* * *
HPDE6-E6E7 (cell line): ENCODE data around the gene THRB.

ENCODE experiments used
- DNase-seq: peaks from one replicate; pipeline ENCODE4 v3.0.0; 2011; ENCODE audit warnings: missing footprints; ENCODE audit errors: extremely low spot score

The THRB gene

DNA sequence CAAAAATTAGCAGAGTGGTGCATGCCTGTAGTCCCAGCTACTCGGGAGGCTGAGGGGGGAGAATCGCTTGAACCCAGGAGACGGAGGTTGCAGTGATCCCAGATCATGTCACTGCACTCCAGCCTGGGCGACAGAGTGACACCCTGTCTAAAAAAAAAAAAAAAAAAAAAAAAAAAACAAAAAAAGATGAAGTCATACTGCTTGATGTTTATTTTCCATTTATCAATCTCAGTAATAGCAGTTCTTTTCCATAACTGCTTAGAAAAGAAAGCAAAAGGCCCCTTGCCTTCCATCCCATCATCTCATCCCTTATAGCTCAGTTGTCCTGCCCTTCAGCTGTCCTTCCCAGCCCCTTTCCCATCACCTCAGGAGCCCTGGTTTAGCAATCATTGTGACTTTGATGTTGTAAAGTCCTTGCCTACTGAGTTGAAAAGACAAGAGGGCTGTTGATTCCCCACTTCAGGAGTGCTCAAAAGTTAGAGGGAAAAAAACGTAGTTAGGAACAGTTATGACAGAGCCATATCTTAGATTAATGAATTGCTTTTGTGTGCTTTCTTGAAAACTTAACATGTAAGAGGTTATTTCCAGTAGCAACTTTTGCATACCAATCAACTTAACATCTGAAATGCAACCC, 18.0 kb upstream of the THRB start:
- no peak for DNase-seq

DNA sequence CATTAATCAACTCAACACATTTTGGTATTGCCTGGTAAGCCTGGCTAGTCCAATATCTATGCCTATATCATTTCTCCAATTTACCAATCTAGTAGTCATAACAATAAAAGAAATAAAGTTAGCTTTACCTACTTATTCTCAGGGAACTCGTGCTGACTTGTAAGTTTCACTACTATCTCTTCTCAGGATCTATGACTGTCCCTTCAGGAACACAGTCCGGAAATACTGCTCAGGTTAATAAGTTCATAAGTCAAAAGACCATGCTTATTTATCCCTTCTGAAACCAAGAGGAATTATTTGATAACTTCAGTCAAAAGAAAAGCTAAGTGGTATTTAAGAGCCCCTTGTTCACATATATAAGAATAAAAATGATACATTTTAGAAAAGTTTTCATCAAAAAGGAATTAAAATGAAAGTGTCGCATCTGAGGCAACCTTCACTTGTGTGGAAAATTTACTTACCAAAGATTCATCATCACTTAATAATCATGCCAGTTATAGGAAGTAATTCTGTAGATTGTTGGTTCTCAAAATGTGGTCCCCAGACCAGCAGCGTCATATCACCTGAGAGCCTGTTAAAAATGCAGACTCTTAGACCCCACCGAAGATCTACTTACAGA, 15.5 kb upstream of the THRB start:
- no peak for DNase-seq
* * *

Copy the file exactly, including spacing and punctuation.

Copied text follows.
HPDE6-E6E7 (cell line): ENCODE data around the gene THRB.

ENCODE experiments used
- DNase-seq: peaks from one replicate; pipeline ENCODE4 v3.0.0; 2011; ENCODE audit warnings: missing footprints; ENCODE audit errors: extremely low spot score

The THRB gene

DNA sequence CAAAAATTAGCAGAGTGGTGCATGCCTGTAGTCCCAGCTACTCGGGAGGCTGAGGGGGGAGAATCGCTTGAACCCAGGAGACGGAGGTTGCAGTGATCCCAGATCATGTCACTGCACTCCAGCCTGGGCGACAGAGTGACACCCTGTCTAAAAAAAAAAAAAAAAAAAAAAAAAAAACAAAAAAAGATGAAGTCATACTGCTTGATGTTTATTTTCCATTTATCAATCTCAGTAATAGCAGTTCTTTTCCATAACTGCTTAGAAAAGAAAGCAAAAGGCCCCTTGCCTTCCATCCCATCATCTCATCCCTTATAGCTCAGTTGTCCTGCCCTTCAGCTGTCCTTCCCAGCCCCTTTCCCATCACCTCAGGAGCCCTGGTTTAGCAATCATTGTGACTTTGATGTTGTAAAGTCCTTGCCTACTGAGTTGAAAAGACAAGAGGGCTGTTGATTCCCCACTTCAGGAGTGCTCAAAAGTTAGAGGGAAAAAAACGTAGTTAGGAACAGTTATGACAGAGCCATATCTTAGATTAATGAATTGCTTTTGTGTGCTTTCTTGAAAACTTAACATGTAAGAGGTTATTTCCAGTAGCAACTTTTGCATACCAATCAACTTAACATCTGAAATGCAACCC, 18.0 kb upstream of the THRB start:
- no peak for DNase-seq

DNA sequence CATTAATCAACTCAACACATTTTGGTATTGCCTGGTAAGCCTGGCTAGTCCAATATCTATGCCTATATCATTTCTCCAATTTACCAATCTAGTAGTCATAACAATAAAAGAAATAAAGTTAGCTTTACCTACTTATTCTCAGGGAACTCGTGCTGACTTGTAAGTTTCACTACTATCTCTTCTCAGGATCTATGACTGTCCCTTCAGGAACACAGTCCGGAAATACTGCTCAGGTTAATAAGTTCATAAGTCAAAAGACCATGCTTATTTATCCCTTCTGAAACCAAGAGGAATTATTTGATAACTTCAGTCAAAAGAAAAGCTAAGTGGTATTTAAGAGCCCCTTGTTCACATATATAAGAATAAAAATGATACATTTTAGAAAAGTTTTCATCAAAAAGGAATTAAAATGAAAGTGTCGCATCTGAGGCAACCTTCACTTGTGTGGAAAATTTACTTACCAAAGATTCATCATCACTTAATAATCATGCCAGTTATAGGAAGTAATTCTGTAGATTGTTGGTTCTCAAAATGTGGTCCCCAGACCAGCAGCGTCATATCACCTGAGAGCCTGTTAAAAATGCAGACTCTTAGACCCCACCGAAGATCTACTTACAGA, 15.5 kb upstream of the THRB start:
- no peak for DNase-seq